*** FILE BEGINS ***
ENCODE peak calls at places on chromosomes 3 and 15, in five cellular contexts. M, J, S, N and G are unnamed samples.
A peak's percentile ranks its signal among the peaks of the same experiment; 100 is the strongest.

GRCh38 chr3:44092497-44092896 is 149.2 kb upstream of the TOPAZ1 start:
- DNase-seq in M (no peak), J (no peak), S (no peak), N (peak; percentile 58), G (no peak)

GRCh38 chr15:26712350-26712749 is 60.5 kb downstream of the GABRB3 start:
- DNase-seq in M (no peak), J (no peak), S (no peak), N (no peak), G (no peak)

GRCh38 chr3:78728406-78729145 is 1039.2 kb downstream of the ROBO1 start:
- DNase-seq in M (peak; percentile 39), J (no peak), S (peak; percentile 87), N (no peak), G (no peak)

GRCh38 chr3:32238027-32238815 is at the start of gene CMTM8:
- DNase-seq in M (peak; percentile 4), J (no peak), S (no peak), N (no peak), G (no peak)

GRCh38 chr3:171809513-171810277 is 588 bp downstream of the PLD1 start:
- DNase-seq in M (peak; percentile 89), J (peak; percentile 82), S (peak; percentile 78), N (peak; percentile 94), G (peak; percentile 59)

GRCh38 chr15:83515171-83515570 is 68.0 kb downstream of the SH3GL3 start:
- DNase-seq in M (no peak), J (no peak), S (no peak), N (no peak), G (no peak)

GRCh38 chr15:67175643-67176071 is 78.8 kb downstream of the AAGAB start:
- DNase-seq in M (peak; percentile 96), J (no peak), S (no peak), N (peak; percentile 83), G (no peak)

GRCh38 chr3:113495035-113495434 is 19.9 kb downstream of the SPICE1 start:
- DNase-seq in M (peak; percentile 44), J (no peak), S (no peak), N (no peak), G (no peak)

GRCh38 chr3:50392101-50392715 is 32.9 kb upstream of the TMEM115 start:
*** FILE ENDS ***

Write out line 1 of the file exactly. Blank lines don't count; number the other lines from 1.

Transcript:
ENCODE peak calls at places on chromosomes 3 and 15, in five cellular contexts. M, J, S, N and G are unnamed samples.